Scott had left for the afternoon.  I was alone…well, alone with two children. 
I needed to nurse Carys.
I needed to sit there and hold her while she burps.
I was on the couch.
I was antsy.  A bit bored. 
Baby burps are only so entertaining.
Then it happened.
TLC On Demand.
Scott came home and caught me.
“Are you serious?”
I shrunk a bit deeper into our couch.
He caught me red handed, watching Sister Wives. 
Last night he had to go back to work after dinner.
It happened again.
I watched The Man with No Face, My Big Fat Gypsy Wedding, and The Man with Half a Body.
Punctuated with ads for Half Ton Mom and 600lb. Life.
I’ve watched those shows too.
I am so ashamed.
Just recently I finished the book Water for Elephants.  For those of you who haven’t read it the book is about a Depression era circus.  One of the characters is the Lovely Lucinda, the circus’ 400lb Fat Woman.  Apparently in 2012 we’ve added a couple hundred pounds to qualify you as entertainment. 
In the book one of the characters is a little person and he makes the point that there is really nothing else he can do for a living.  It occurs to you that at that point in time that making yourself into a circus freak might not be such a bad option when there is no other way to make money.  Because who would want to do that?  Who would want to put themselves on display like that?  Why display yourself as an image to be pitied.  A person that is so disfigured that others can only pity them, a hit of ‘at least my life isn’t that bad.’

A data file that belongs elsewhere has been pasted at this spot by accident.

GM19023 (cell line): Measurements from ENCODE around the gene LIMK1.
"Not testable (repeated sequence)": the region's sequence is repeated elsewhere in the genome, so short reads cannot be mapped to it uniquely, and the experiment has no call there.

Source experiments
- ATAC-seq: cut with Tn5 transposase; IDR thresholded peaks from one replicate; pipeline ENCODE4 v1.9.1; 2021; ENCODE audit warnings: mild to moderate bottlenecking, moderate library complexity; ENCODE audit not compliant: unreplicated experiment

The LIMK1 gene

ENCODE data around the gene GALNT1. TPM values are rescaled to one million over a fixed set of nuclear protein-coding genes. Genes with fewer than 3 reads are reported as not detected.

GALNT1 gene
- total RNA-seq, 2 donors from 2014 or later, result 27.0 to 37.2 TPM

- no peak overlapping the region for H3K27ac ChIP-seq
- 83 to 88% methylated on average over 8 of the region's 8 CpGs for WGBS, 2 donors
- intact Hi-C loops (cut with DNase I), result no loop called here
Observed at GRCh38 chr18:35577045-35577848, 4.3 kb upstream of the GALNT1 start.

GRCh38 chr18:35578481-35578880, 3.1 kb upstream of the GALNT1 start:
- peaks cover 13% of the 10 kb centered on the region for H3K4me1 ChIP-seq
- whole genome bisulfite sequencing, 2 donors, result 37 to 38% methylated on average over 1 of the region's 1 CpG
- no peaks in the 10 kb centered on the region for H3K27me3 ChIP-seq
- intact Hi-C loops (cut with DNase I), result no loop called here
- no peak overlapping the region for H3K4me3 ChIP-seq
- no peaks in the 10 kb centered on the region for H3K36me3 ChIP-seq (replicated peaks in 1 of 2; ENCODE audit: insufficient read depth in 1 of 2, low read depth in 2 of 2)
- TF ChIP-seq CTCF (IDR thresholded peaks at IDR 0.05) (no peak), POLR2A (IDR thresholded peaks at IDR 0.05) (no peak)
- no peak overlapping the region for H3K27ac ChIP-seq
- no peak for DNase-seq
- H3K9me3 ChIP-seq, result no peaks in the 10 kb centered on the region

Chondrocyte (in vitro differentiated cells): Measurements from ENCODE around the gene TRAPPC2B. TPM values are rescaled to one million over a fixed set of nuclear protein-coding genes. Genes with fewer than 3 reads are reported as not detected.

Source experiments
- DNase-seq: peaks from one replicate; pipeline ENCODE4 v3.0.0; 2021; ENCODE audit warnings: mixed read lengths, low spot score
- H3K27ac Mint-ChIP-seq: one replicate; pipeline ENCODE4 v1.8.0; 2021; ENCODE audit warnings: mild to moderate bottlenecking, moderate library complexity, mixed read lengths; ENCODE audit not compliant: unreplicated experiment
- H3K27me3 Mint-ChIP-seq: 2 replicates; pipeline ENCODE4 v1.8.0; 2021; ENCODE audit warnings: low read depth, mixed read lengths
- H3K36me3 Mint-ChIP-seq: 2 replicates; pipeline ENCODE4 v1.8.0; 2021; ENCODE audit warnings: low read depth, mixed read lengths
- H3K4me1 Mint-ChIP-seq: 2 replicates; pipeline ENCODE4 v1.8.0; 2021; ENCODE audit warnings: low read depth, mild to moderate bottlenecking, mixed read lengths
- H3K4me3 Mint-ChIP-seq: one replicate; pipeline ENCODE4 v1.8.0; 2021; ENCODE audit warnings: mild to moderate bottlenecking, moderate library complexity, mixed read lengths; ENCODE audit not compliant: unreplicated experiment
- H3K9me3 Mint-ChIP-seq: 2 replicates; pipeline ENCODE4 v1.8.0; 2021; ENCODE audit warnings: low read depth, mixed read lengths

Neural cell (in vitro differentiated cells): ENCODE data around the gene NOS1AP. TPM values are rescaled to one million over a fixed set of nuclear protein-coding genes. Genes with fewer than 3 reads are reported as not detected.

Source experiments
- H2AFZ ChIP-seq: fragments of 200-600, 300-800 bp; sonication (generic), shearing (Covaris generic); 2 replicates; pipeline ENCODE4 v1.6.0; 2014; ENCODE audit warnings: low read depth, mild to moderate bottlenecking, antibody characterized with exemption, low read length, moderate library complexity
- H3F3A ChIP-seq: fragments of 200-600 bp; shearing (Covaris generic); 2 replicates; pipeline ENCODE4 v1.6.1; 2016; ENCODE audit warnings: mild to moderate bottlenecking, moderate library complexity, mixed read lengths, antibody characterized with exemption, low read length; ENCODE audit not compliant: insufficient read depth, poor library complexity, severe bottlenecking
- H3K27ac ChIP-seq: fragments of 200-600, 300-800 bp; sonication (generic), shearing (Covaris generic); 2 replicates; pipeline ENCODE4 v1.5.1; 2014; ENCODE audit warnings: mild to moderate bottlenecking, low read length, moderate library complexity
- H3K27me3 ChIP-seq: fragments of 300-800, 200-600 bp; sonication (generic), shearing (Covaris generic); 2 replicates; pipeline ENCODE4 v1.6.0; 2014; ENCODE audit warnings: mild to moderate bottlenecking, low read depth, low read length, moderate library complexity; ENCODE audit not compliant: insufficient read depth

You think, ‘but back then we were so insensitive and we’re better now.’  Are we?  Has political correctness and sensitivity brought us so far away from circus freaks?
I don’t think it has.  Instead of ogling our ‘freaks’ in a travelling circus we put them on television and make hour long specials about them.  Sure, the hour long specials are crafted with care and sensitivity to the person’s plight, but is it any different?
What does it say about us that we watch those programs?  What does it say about me?

Saturday, June 2, 2012

Their Own People

"I don't have a stop sign," I throw both hands up off the wheel and inform the truck that just pulled slowly in front of me at a four way intersection.  I hear a sweet high voice from the back,
"I don't have a stop sign."